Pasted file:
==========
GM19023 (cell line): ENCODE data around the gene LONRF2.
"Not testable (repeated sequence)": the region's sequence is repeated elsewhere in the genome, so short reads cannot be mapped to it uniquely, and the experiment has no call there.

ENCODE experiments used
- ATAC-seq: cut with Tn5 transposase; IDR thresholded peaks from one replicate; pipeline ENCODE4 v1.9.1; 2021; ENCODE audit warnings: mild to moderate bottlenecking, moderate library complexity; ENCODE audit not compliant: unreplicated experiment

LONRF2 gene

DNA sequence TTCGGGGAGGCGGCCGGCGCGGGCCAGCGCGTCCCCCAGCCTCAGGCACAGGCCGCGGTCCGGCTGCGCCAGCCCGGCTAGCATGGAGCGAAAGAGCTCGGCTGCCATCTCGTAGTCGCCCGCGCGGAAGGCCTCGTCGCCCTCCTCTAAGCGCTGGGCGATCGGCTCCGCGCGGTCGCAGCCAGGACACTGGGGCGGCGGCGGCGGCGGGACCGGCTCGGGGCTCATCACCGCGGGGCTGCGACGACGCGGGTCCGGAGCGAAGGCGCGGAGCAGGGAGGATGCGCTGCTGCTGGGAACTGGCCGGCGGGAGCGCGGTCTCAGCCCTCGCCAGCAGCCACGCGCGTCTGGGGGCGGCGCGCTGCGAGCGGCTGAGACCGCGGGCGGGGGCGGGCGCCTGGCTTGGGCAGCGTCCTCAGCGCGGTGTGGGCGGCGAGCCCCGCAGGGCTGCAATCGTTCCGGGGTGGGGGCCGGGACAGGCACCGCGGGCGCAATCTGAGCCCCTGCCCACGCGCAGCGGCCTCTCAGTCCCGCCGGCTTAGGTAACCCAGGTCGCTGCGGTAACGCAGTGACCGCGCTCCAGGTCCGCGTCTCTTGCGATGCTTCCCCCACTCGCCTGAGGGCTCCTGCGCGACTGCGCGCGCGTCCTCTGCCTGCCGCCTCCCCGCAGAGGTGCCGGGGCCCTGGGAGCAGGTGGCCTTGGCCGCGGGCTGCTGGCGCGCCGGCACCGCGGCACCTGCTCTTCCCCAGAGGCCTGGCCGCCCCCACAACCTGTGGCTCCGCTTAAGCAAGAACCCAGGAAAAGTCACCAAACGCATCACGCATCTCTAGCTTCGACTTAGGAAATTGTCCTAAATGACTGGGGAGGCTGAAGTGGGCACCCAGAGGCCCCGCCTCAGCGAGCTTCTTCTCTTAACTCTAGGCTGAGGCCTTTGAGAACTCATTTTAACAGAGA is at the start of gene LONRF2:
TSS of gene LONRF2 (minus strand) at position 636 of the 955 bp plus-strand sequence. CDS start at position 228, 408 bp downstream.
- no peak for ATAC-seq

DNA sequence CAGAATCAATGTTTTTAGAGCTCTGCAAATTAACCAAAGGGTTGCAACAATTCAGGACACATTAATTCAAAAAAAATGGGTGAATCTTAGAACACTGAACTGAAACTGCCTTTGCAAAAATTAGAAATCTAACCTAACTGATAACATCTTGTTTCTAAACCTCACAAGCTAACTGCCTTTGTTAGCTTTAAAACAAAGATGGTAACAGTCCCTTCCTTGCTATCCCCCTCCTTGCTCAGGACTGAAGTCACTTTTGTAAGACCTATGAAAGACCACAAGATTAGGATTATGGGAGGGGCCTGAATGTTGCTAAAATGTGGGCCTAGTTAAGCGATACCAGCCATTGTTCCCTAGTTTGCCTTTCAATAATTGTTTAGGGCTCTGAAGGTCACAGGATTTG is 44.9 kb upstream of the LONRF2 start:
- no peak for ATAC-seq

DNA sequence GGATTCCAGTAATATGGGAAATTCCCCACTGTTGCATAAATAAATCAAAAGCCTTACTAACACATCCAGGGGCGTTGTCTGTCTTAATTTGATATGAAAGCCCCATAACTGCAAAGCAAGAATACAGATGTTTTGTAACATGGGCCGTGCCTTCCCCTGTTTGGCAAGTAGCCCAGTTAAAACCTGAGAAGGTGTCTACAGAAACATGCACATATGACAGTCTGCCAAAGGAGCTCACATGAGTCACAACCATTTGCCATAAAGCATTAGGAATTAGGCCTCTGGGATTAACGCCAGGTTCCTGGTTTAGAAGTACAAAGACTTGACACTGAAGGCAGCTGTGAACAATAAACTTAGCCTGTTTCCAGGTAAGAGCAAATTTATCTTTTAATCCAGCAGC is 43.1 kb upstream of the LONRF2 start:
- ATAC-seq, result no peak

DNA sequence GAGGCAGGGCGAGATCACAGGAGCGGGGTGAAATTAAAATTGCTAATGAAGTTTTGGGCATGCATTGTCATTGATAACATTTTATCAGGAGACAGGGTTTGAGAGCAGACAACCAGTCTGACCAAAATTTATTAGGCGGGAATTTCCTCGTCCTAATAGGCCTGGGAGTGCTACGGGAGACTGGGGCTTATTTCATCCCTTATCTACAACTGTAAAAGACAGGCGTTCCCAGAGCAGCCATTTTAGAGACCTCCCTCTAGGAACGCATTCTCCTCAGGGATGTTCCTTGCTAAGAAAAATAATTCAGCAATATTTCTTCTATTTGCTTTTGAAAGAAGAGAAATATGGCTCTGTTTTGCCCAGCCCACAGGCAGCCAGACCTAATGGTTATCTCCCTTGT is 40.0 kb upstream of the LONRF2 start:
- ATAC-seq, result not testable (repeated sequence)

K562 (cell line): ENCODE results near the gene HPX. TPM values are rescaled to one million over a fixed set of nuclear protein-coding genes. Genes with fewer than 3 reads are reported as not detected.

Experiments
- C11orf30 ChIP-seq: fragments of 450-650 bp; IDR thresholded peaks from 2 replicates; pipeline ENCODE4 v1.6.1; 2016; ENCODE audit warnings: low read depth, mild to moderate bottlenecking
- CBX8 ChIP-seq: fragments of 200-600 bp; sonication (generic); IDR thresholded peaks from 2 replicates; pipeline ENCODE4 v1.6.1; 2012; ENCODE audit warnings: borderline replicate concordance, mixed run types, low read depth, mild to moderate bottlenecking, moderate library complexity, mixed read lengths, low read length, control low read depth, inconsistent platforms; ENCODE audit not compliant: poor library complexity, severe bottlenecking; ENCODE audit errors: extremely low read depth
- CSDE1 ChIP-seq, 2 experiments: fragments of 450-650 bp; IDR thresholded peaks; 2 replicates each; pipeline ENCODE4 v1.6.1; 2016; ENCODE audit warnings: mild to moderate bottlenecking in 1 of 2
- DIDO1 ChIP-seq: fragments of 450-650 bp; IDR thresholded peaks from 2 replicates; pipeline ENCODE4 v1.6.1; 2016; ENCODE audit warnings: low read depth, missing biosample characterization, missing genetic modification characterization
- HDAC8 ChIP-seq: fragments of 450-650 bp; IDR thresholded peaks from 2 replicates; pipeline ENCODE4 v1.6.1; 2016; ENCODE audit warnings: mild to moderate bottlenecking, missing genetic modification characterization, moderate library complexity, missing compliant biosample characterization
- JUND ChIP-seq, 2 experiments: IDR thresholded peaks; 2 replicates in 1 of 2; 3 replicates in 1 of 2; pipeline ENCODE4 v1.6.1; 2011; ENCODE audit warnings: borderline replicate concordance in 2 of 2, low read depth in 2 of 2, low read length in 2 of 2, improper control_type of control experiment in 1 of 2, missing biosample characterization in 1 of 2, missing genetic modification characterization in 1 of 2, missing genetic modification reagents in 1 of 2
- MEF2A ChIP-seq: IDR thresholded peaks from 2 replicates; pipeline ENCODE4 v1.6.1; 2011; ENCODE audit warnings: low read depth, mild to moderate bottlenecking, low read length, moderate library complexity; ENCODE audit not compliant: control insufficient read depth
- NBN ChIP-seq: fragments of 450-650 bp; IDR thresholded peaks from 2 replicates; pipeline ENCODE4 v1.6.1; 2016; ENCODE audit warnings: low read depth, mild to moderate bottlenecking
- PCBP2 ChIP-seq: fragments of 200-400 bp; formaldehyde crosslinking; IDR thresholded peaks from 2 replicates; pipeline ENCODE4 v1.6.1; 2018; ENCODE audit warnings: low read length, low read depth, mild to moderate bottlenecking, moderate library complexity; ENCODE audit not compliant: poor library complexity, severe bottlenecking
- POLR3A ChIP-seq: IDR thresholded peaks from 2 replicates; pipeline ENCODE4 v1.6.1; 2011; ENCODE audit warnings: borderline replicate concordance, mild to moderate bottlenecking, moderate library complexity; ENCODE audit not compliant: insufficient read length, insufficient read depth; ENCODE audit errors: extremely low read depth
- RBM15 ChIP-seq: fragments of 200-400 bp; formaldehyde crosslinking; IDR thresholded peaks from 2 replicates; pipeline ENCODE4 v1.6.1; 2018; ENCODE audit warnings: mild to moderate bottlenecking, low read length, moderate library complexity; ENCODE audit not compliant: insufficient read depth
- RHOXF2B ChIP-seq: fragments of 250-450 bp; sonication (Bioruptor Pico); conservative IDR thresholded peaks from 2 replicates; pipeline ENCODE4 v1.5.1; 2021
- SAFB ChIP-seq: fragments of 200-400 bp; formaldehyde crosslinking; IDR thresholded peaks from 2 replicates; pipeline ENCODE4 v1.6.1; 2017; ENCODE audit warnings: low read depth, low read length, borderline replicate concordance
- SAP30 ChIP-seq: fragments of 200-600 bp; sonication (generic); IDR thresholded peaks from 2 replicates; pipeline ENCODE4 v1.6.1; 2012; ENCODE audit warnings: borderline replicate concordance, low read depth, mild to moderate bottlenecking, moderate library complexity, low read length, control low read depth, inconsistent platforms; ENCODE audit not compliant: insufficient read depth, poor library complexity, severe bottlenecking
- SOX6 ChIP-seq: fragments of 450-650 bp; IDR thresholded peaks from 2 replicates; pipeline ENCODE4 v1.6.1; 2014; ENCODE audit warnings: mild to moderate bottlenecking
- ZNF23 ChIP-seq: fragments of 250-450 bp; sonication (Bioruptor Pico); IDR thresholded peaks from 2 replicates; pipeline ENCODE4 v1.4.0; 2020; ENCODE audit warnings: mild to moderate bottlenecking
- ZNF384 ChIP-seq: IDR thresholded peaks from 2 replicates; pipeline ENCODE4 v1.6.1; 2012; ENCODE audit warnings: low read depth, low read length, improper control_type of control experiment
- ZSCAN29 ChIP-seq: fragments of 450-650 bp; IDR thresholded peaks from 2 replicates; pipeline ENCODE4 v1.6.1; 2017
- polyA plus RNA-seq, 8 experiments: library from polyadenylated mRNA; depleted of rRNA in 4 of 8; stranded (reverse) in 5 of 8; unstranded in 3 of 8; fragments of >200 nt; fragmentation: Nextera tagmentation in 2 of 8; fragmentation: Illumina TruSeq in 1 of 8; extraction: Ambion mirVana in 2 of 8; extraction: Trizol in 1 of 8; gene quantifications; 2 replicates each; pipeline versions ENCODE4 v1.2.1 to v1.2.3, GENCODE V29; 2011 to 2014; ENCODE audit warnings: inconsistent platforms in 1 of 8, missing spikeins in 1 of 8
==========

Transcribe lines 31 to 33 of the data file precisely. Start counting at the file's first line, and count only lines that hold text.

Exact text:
- SOX6 ChIP-seq: fragments of 450-650 bp; IDR thresholded peaks from 2 replicates; pipeline ENCODE4 v1.6.1; 2014; ENCODE audit warnings: mild to moderate bottlenecking
- ZNF23 ChIP-seq: fragments of 250-450 bp; sonication (Bioruptor Pico); IDR thresholded peaks from 2 replicates; pipeline ENCODE4 v1.4.0; 2020; ENCODE audit warnings: mild to moderate bottlenecking
- ZNF384 ChIP-seq: IDR thresholded peaks from 2 replicates; pipeline ENCODE4 v1.6.1; 2012; ENCODE audit warnings: low read depth, low read length, improper control_type of control experiment